Dell Technologies Power2Protect Podcast
EP081 - The Future of Multicloud Data Protection is Here

Dell Technologies Power2Protect Podcast

Play Episode Listen Later Nov 17, 2022 20:52


Today, on November 17th, Dell Technologies announced the expansion of the Data Protection Portfolio as well as new Security Innovations. Listen to Rob Emsley, Director of Product Marketing for Data Protection and Cyber Security at Dell, as well as Alyson Langon, Director of APEX Solutions at Dell discuss the current data protection landscape, the key product announcements, and how Dell is helping to lead organizations into the future with modern, simple, & resilient multicloud dataprotection.

Getup Kubicast
#108 - Cloud ou Multi-Cloud?

Getup Kubicast

Play Episode Listen Later Nov 17, 2022 45:32


Camila Alves, também conhecida como @tanacloud, é a convidada especial desse episódio para falar sobre conceito multi-cloud, vantagens de estar em diferentes provedores, disaster recovery, alta disponibilidade em multi-region e gestão de banco de dados e assets em multi-cloud.As RECOMENDAÇÕES do episódio seguem abaixo:O poder da ação (livro de Paulo Vieira) Cada dia uma surpresa: Time Movistar (série na Netfilx)Mergulhar de cilindroCantar e tocar um instrumento O Kubicast é uma produção da Getup, a única empresa brasileira 100% focada e especializada em Kubernetes. Todos os episódios do podcast estão no site da Getup e nas principais plataformas de áudio digital. Alguns deles estão registrados no YT.

Breaking Analysis with Dave Vellante
Cloudflare's Supercloud…What Multi Cloud Could Have Been

Breaking Analysis with Dave Vellante

Play Episode Listen Later Nov 7, 2022 22:58


Over the past decade, Cloudflare has built a global network that has the potential to become the fourth U.S.-based hyperscale-class cloud. In our view, the company is building a durable revenue model with hooks into many important markets. These include the more mature DDoS protection space, but also extend to growth sectors such as zero trust, a serverless platform for application development and an increasing number of services such as database and object storage. In essence, Cloudflare can be thought of as a giant, distributed supercomputer that can connect multiple clouds and act as a highly efficient scheduling engine– allocating and optimizing resources at scale. Its disruptive DNA is increasingly attracting novel startups and established global firms looking for a reliable, secure, high performance, low latency and more cost effective alternative to AWS and legacy infrastructure solutions. In this Breaking Analysis we initiate deeper coverage of Cloudflare. While the stock got hammered this past week on tepid guidance, we are optimistic about the company's future. In this post, we'll briefly explain our take on the company and its unique business model. We'll then share some peer comparisons with both a financial snapshot and some fresh ETR survey data. Finally we'll show some examples of how we think Cloudflare could be a disruptive force with a supercloud-like offering that, in many respects, is what multi-cloud should have been.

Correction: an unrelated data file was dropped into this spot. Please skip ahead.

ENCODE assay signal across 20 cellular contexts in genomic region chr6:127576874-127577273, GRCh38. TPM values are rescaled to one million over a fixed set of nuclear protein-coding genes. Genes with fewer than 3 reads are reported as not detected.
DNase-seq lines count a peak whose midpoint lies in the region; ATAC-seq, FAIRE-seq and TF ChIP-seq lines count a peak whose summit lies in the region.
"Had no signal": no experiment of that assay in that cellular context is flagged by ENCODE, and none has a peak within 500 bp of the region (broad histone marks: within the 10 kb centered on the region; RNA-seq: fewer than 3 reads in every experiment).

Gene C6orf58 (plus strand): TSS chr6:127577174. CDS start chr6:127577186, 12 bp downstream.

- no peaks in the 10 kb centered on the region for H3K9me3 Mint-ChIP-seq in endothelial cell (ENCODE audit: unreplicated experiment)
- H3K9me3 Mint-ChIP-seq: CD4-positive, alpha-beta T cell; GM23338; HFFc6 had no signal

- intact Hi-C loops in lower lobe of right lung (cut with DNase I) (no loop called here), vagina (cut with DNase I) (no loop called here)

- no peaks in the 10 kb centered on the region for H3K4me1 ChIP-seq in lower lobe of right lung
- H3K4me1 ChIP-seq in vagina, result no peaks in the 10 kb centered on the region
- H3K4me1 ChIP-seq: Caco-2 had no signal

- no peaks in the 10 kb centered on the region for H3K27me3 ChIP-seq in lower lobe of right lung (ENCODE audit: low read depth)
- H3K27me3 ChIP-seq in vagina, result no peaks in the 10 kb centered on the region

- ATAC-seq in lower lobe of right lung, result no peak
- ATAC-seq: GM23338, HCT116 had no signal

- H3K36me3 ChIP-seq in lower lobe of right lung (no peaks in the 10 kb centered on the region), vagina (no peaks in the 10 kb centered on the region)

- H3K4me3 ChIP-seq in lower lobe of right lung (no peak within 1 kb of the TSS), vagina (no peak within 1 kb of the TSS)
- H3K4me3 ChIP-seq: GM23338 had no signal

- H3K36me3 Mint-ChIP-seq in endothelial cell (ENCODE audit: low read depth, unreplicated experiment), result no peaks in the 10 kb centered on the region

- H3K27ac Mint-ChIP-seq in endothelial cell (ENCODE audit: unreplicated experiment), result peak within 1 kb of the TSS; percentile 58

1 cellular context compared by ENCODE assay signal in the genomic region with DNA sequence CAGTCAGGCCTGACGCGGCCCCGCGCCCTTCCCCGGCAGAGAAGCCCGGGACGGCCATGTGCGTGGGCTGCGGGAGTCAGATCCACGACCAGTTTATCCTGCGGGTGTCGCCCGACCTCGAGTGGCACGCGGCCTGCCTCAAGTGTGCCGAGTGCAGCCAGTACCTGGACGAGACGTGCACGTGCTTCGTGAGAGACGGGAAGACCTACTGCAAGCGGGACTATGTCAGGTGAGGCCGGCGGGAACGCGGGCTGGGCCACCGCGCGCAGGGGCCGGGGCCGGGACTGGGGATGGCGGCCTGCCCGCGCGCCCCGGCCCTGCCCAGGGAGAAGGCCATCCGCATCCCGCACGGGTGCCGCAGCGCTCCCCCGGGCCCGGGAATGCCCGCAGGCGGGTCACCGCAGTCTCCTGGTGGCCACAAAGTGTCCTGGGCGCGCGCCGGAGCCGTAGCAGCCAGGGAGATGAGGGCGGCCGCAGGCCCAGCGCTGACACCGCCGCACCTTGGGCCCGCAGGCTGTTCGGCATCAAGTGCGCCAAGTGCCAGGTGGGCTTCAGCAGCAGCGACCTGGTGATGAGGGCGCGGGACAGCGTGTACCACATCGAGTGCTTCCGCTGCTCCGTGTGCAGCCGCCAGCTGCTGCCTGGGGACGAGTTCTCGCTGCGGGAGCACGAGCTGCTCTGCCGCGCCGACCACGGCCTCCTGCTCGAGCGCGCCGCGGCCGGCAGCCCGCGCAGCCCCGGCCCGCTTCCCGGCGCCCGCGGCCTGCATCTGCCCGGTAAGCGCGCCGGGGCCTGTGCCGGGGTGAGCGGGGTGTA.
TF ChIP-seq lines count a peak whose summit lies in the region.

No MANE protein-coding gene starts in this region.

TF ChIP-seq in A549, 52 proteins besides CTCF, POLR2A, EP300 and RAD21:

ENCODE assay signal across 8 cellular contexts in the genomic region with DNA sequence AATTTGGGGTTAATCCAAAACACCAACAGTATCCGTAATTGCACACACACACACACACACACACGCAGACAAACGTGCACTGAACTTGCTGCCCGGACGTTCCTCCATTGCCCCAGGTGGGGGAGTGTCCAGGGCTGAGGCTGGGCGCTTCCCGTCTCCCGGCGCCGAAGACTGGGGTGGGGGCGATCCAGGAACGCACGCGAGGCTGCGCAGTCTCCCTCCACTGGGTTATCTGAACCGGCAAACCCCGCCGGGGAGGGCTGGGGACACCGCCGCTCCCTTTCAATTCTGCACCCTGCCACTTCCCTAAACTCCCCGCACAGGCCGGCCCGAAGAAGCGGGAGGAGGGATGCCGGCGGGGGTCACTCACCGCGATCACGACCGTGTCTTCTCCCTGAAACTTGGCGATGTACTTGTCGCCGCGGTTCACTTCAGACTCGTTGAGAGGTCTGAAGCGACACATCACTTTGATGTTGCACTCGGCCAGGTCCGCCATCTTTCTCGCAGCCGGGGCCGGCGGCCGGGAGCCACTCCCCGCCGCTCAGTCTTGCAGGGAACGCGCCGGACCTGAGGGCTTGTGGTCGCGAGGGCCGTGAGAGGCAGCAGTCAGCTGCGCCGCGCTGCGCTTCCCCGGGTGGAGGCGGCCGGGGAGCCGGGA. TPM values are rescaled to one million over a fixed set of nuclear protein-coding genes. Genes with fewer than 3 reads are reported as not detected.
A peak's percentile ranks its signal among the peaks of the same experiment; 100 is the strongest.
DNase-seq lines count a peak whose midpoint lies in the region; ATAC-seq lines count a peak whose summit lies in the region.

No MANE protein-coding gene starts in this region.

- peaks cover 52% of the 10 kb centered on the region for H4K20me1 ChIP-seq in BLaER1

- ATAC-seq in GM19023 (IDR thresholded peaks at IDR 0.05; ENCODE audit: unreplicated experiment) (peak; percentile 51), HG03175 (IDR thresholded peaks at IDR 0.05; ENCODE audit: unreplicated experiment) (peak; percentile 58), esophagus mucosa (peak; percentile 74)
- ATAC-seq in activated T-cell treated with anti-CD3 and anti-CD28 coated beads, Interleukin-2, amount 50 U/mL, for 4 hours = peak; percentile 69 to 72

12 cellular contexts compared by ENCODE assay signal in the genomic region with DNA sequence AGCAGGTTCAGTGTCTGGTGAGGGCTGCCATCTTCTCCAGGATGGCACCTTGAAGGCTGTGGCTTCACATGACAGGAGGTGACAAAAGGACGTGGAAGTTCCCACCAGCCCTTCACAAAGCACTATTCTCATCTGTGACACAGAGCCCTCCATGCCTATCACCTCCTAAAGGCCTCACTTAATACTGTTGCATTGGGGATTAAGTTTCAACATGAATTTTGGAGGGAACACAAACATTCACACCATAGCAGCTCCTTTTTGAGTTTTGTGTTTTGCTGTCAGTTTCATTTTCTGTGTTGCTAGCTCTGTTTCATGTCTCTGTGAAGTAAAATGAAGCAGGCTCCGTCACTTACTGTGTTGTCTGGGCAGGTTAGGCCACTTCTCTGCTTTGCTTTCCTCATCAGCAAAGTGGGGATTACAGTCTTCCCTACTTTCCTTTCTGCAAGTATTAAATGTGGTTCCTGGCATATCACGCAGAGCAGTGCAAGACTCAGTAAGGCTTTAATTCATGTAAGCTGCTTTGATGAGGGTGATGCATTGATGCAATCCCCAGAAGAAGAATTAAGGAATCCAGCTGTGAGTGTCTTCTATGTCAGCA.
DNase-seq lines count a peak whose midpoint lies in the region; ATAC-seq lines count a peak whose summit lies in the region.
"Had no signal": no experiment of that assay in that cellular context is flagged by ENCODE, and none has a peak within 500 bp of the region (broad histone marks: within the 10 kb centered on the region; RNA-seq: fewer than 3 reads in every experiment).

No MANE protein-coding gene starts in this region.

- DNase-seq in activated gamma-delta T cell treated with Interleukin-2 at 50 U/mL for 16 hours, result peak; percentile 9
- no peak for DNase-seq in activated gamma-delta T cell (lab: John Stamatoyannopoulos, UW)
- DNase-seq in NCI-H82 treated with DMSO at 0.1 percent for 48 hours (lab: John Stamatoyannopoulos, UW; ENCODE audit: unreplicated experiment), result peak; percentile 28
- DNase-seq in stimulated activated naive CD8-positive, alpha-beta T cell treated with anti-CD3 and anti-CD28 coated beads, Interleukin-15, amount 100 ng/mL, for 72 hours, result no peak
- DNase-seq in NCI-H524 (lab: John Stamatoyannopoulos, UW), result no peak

The Hedge
Hedge 153: Security Perceptions and Multicloud Roundtable

The Hedge

Play Episode Listen Later Nov 2, 2022 35:44


Tom, Eyvonne, and Russ hang out at the hedge on this episode. The topics of discussion include our perception of security—does the way IT professionals treat security and privacy helpful for those who aren't involved in the IT world? Do we discourage users from taking security seriously by making it so complex and hard to use? Our second topic is whether multicloud is being oversold for the average network operator.

Over The Edge
Everything is About Data with Michael Sherwood, Chief Innovation Officer, City of Las Vegas

Over The Edge

Play Episode Listen Later Nov 2, 2022 51:46